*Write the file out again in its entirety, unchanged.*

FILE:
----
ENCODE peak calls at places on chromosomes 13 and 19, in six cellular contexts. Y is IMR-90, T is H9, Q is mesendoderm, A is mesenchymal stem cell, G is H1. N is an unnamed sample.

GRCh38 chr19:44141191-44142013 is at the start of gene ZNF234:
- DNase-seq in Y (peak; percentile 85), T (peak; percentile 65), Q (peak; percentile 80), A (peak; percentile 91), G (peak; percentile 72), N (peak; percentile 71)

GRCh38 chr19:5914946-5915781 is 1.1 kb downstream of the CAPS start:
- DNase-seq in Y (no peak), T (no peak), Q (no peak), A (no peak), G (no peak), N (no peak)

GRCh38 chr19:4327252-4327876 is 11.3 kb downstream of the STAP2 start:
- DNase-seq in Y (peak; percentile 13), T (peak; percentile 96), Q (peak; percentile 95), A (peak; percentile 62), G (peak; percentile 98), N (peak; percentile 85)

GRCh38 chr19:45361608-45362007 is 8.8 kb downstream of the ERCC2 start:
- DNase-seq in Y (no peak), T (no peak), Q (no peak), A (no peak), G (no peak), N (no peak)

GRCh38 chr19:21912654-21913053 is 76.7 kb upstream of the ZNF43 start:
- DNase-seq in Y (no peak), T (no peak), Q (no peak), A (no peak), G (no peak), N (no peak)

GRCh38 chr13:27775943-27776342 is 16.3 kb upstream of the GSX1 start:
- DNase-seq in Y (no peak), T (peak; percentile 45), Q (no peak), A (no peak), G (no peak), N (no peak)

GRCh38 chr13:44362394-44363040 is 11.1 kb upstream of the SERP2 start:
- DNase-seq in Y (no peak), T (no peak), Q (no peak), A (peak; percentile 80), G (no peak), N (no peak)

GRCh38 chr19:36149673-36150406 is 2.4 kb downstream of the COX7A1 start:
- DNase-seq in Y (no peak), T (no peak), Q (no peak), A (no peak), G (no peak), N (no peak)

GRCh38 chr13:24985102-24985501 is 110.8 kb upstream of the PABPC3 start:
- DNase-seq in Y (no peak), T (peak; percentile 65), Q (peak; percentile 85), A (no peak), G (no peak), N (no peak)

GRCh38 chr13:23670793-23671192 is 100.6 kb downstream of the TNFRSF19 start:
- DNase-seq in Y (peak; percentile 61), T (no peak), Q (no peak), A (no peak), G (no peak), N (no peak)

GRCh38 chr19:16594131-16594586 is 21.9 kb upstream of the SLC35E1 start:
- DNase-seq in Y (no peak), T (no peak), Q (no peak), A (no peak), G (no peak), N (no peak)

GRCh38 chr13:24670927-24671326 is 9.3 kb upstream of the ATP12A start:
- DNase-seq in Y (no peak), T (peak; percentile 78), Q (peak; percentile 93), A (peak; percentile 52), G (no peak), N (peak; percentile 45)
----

ENCODE peak calls at places on chromosomes 13 and 19, in six cellular contexts. Y is IMR-90, T is H9, Q is mesendoderm, A is mesenchymal stem cell, G is H1. N is an unnamed sample.

GRCh38 chr19:44141191-44142013 is at the start of gene ZNF234:
- DNase-seq in Y (peak; percentile 85), T (peak; percentile 65), Q (peak; percentile 80), A (peak; percentile 91), G (peak; percentile 72), N (peak; percentile 71)

GRCh38 chr19:5914946-5915781 is 1.1 kb downstream of the CAPS start:
- DNase-seq in Y (no peak), T (no peak), Q (no peak), A (no peak), G (no peak), N (no peak)

GRCh38 chr19:4327252-4327876 is 11.3 kb downstream of the STAP2 start:
- DNase-seq in Y (peak; percentile 13), T (peak; percentile 96), Q (peak; percentile 95), A (peak; percentile 62), G (peak; percentile 98), N (peak; percentile 85)

GRCh38 chr19:45361608-45362007 is 8.8 kb downstream of the ERCC2 start:
- DNase-seq in Y (no peak), T (no peak), Q (no peak), A (no peak), G (no peak), N (no peak)

GRCh38 chr19:21912654-21913053 is 76.7 kb upstream of the ZNF43 start:
- DNase-seq in Y (no peak), T (no peak), Q (no peak), A (no peak), G (no peak), N (no peak)

GRCh38 chr13:27775943-27776342 is 16.3 kb upstream of the GSX1 start:
- DNase-seq in Y (no peak), T (peak; percentile 45), Q (no peak), A (no peak), G (no peak), N (no peak)

GRCh38 chr13:44362394-44363040 is 11.1 kb upstream of the SERP2 start:
- DNase-seq in Y (no peak), T (no peak), Q (no peak), A (peak; percentile 80), G (no peak), N (no peak)

GRCh38 chr19:36149673-36150406 is 2.4 kb downstream of the COX7A1 start:
- DNase-seq in Y (no peak), T (no peak), Q (no peak), A (no peak), G (no peak), N (no peak)

GRCh38 chr13:24985102-24985501 is 110.8 kb upstream of the PABPC3 start:
- DNase-seq in Y (no peak), T (peak; percentile 65), Q (peak; percentile 85), A (no peak), G (no peak), N (no peak)

GRCh38 chr13:23670793-23671192 is 100.6 kb downstream of the TNFRSF19 start:
- DNase-seq in Y (peak; percentile 61), T (no peak), Q (no peak), A (no peak), G (no peak), N (no peak)

GRCh38 chr19:16594131-16594586 is 21.9 kb upstream of the SLC35E1 start:
- DNase-seq in Y (no peak), T (no peak), Q (no peak), A (no peak), G (no peak), N (no peak)

GRCh38 chr13:24670927-24671326 is 9.3 kb upstream of the ATP12A start:
- DNase-seq in Y (no peak), T (peak; percentile 78), Q (peak; percentile 93), A (peak; percentile 52), G (no peak), N (peak; percentile 45)